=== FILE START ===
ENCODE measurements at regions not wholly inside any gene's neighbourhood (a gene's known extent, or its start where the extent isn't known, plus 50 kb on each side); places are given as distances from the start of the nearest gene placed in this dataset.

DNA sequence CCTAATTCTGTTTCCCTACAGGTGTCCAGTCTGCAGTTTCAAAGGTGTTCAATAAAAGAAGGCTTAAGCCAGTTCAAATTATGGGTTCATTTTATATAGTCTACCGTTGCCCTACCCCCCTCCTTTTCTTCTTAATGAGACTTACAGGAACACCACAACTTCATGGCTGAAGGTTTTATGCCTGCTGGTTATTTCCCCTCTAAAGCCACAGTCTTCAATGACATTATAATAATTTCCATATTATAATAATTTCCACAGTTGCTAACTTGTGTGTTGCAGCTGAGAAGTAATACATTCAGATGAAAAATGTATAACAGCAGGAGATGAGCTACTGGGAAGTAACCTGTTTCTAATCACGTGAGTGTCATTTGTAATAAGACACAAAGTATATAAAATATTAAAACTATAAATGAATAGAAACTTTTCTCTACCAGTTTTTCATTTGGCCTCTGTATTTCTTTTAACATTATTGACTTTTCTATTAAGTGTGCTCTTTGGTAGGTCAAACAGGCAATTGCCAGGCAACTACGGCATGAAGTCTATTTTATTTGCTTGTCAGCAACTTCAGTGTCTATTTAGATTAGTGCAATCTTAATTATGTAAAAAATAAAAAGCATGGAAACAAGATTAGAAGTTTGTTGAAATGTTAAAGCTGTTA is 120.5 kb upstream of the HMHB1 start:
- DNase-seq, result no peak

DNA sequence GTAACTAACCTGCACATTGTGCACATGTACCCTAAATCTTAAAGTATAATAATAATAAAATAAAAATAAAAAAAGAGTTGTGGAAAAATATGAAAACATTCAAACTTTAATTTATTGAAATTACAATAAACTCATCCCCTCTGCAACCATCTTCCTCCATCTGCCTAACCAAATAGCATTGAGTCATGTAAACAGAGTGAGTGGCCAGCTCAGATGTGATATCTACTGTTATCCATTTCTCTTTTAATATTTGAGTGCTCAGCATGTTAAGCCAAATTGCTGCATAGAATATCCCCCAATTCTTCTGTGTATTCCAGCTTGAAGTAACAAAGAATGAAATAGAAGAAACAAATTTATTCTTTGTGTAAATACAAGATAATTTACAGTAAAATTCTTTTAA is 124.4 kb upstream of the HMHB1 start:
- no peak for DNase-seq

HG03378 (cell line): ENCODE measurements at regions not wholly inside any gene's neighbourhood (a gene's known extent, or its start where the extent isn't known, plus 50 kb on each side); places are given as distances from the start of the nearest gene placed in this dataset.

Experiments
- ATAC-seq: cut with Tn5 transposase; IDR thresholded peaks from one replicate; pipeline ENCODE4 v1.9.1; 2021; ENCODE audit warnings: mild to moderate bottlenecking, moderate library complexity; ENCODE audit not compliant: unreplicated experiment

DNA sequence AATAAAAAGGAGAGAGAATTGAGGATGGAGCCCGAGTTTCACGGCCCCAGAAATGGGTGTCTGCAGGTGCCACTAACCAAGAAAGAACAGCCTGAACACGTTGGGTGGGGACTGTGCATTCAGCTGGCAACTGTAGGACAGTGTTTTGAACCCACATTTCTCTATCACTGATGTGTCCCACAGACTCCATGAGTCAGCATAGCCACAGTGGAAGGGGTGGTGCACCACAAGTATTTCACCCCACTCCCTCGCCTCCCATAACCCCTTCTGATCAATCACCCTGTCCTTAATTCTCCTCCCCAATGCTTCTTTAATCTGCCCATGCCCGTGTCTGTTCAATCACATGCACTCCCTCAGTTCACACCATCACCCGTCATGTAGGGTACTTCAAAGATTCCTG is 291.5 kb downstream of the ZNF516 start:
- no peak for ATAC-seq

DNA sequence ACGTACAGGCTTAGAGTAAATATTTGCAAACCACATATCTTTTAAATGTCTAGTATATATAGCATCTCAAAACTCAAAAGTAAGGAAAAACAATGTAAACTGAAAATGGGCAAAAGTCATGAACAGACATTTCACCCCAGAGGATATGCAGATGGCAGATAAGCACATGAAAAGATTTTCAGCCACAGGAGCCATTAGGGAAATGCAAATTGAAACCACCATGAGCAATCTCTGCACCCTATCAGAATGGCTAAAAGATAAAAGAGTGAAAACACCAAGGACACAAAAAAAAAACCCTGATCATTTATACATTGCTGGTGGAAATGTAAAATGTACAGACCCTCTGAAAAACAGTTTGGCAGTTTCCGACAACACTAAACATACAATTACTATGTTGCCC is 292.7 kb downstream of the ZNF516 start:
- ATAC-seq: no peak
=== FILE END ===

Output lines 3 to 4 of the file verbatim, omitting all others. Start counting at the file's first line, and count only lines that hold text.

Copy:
- DNase-seq, result no peak

DNA sequence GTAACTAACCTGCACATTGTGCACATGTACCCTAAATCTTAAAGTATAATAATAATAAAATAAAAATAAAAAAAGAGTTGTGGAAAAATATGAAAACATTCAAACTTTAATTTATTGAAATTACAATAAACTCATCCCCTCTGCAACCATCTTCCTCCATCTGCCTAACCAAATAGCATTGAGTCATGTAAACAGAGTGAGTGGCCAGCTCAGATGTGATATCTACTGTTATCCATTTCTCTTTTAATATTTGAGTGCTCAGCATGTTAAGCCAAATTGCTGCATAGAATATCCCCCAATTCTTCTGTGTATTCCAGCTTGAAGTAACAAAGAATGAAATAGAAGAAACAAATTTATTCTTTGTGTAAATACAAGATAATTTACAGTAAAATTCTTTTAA is 124.4 kb upstream of the HMHB1 start: